Sport on TV: One small step for darts, one leap back by Gooch

Click to follow
The Independent Online
A WEEK of contrast - of one astonishing technical innovation and one appalling intellectual leap back towards the dark ages.

Pioneers first. In a scientific advance only marginally less exciting than the Apollo 11 moon landing, Sky Sports brought the slow-motion action replay to darts. Unbelievable. Relive the excitement as the darts fly like . . . well, like darts into the treble 20. Enjoy again the boggle-faced reaction of the joyous darter, turning clench-fisted on the Blackpool oche to hiss 'Yesss]' or rather, in slow motion, 'Yuuuurrrrrrsssss'. To adapt the greatest Colemanball of all time: there's only one word for that - magic television.

And then, just when the future was looking so bright, along came Graham Gooch to rub the shine off it. If you live outside London, you don't get to see Carlton TV's Sport in Question (Monday), a sports version of BBC 1's political forum, Question Time, with the part of Jonathan Dimbleby played, with slightly diminishing returns, by Saint and Greavsie. And lucky you. There can be few greater incentives for leaving the capital on the next train (strike permitting). Some time ago, to encourage business relocation, there was a billboard advertisement bearing the slogan 'Rush hour in Milton Keynes' and showing a picture of an appealingly deserted roundabout. If the campaign were to be revived now, the slogan would read 'Sport in Question in Milton Keynes' and the picture would be a still from Prisoner: Cell Block H, or whatever they get instead.

Frankly, no audience is too limited for Sport in Question. In fact, on the evidence of last week's debate, the programme's signal should be further attenuated until it can be received only within the confines of the snug bar in the Old Stoat, Chelmsford, or wherever Graham Gooch goes to formulate his 'ideas' on women and sport.

Funnily enough, I hadn't been expecting the truly leg-crossingly embarrassing moment to come from Gooch - not with Charlie George on the panel. When someone in the audience asked everyone what they thought about women commentating on sport on television, it was just so predictable that George would burble something barely grammatical about how they should be restricted to tennis or swimming (you know, the pretty sports, the ones they understand), that it barely had the power to shock. (George, incidentally, now works at the Arsenal Museum at Highbury, and may well have found those sentiments on an old piece of paper under a dusty statue of Ted Drake.)

But then, in came Gooch, recalling, with a slow shake of the head, how a woman (he couldn't remember her name, but she was, he said, captain of the England women's cricket team) had once written a piece in the Daily Telegraph, saying where she thought the men were going wrong against Australia. Gooch's point was, he didn't mind criticism, but to be told how to play by women . . . well, he drew the line at that.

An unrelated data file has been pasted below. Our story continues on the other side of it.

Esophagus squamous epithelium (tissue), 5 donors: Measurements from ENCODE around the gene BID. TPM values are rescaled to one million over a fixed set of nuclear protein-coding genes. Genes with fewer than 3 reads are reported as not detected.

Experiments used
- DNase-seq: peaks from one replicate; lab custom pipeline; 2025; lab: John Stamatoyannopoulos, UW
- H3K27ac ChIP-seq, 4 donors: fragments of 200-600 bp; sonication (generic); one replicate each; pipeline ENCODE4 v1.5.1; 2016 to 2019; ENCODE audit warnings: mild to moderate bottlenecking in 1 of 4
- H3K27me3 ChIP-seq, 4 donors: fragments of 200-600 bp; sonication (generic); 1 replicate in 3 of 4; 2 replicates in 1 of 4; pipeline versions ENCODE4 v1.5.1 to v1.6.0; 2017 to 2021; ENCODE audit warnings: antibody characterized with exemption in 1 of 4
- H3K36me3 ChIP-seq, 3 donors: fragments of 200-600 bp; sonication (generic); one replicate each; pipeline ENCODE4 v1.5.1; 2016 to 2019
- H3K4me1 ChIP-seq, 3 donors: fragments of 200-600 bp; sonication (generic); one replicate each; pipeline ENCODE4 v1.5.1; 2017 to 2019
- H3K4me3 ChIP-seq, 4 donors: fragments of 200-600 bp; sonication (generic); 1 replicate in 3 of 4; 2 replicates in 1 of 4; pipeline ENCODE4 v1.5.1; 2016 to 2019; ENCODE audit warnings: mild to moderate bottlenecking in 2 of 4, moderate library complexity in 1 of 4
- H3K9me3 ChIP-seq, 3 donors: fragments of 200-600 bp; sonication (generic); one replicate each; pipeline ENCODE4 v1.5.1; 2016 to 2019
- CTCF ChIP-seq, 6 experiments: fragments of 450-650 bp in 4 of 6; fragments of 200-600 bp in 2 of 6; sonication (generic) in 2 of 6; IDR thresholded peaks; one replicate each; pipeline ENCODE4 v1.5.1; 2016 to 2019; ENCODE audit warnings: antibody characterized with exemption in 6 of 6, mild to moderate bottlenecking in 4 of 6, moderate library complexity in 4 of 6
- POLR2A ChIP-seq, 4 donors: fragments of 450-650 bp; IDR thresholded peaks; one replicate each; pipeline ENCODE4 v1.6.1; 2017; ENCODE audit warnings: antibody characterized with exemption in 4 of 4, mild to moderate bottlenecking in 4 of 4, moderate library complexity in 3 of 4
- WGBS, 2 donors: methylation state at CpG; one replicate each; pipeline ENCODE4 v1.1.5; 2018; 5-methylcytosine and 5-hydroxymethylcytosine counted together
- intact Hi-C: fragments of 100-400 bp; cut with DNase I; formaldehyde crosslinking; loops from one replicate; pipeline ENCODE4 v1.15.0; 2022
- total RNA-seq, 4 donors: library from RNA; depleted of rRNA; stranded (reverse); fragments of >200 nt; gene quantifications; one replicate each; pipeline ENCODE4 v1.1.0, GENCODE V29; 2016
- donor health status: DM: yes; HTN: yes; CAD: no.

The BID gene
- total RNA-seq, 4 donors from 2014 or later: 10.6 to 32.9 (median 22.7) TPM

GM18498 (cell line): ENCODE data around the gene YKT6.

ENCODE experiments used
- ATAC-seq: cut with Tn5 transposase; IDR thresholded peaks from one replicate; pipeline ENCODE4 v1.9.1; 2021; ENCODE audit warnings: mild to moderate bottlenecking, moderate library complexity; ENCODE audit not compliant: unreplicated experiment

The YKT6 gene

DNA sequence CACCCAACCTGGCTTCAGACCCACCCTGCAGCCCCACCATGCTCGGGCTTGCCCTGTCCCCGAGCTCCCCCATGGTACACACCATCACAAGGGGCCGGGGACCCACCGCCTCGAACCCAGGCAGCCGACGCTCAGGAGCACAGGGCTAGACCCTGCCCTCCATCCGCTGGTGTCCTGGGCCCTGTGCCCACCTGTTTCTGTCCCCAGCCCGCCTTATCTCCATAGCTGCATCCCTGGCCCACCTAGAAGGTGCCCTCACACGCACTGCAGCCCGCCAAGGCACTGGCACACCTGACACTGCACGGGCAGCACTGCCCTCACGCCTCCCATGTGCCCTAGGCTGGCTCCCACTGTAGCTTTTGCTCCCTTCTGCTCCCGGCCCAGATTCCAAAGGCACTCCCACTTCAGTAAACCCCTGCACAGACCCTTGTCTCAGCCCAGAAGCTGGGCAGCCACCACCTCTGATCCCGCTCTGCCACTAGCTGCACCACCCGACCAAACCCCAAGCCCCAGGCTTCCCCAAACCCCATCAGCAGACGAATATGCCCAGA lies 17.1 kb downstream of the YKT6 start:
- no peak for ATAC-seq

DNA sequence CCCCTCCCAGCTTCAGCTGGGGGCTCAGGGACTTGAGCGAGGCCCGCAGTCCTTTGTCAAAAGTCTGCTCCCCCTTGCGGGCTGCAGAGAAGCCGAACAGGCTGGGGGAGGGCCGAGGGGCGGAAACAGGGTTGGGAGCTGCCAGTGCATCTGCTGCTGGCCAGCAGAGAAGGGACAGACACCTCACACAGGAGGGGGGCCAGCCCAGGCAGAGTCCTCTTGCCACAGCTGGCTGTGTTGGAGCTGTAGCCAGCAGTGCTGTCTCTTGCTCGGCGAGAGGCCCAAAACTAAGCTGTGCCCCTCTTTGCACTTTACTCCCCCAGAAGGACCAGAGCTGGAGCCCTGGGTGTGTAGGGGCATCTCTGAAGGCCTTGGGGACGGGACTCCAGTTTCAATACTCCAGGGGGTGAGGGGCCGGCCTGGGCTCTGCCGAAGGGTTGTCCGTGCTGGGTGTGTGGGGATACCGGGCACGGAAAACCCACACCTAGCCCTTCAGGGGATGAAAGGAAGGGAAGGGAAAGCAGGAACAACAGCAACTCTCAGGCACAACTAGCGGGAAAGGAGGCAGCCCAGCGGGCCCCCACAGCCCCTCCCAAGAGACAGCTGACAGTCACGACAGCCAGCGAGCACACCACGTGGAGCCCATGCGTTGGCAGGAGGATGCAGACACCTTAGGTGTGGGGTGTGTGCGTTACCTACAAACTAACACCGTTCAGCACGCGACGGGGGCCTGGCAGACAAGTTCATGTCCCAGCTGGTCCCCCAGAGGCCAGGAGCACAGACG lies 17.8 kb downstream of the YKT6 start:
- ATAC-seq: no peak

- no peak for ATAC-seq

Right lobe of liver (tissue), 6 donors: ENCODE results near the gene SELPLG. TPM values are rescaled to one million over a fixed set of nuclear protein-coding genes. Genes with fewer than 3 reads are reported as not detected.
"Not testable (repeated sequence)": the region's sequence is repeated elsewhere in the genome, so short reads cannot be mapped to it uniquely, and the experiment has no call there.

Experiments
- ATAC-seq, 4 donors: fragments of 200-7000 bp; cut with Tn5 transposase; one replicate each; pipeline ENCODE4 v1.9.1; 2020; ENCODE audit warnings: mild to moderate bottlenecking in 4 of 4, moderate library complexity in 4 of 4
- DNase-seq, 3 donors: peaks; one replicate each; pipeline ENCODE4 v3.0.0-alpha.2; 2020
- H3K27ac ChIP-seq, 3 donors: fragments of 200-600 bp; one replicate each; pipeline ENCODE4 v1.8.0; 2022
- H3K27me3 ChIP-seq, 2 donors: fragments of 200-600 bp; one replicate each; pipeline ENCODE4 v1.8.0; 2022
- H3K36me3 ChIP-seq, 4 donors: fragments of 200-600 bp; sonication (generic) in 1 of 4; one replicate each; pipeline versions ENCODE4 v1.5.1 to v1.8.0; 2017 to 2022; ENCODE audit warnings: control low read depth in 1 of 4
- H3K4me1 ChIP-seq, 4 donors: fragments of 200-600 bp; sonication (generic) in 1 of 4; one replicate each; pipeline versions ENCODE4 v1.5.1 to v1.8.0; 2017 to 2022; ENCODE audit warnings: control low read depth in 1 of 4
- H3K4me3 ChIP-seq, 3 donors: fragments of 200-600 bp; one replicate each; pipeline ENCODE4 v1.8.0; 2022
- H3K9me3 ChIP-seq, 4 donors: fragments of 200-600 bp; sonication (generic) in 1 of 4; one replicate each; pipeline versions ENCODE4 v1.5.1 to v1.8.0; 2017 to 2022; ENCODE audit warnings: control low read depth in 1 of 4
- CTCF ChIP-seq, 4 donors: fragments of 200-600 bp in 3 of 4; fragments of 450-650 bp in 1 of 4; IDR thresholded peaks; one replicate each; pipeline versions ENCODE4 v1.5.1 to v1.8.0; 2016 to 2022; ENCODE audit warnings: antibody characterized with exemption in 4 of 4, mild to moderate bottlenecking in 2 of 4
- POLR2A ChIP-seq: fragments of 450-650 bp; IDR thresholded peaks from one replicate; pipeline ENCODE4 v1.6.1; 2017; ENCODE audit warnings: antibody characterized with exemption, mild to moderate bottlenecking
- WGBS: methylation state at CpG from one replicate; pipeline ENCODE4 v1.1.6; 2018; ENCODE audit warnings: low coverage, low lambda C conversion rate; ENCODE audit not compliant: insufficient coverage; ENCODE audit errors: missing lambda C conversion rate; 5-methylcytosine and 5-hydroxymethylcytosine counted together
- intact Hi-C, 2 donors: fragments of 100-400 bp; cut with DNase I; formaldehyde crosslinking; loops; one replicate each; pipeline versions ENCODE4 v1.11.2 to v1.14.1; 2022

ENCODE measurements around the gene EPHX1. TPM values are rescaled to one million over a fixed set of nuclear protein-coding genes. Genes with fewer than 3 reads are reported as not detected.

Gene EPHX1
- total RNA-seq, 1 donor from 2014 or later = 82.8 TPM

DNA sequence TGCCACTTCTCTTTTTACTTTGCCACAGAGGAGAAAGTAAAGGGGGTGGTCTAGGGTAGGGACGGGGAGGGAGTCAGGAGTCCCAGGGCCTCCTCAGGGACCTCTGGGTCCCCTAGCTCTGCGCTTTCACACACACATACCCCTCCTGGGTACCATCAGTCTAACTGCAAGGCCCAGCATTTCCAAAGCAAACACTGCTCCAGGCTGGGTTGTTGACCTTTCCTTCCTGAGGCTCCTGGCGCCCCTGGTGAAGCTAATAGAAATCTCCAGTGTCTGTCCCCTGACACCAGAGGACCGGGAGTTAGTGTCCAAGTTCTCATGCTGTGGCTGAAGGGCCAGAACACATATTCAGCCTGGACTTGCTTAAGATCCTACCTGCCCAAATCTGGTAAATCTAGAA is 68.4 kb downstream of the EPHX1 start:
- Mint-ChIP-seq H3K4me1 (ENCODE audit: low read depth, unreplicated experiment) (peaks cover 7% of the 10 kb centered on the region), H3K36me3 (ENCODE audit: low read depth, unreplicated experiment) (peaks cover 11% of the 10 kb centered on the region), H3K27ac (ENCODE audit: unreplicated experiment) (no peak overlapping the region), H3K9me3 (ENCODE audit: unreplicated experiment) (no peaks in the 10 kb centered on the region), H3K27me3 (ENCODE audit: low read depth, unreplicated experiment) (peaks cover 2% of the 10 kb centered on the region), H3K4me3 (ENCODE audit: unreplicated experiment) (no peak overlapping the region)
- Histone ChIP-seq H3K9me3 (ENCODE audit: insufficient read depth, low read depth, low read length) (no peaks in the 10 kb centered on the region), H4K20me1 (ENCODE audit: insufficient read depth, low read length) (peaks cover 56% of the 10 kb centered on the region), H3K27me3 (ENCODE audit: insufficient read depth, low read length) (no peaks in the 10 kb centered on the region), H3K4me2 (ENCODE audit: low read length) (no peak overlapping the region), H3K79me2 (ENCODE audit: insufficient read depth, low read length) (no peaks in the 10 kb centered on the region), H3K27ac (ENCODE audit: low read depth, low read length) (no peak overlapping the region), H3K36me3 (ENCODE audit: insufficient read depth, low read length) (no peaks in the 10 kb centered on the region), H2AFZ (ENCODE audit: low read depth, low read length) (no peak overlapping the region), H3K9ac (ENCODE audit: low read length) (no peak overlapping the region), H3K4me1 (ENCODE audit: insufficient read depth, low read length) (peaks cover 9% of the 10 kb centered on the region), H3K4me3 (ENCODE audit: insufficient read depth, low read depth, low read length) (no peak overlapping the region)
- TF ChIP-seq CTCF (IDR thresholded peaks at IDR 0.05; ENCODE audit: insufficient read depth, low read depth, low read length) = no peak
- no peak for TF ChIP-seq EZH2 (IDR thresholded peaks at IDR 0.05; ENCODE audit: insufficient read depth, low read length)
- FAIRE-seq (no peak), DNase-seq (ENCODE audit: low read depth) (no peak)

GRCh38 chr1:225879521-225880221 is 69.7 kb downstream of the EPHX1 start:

Even if it isn't terrible that Gooch doesn't know the name of the England women's cricket captain (Karen Smithies), it is certainly arrogant of him to sound so casually unapologetic about it. And anyway, given that right now you wouldn't necessarily back an England XI to defeat convincingly even an Apollo 11, this is hardly the time for English cricketers to be refusing advice - from men, women or even little pixies dancing out of the hedgerow.

The woman on the Sport in Question panel was Shelley Webb, whose patience in the face of all this was extraordinary. Mostly she laughed. Her point was that the only questions really worth asking about a sports commentator are: are they informed and are they any good? You would like to think that any enlightened, mixed-sex television commentary team of the future would involve Shelley Webb. But for as long as your Grahams and your Georges are in operation, why should she want anything to do with it?

As last week's A Whole Different Ball Game (BBC 2, Tuesday) informed us, in Cuba one of the chief baseball commentators is a woman, Julia Osendi. (Strewth, eh Graham? They'll be playing the damn sport next.) Osendi told us how important baseball is to the people of Communist Cuba. It helps them cope with the absence of food and work. Some of the Cubans interviewed showed signs of the humour-loss which can follow from being hitched to drab productivity schedules. Does sex before baseball ruin your swing? 'There are no figures available,' said a club representative. (But presumably it's nowhere near as disruptive as sex during baseball.)

For some reason, all sports documentaries set in a foreign land feel honour-bound to declare that they are in a country in which sport is 'a religion'. Ironically, in many of these places, it is, in fact, religion which is 'a religion'. That's not the case in Cuba but, even so, perhaps it would be nice some time to see a documentary which admitted it was in a country where sport was only a casual interest, on a level with shopping, driving and visiting relatives.

Comments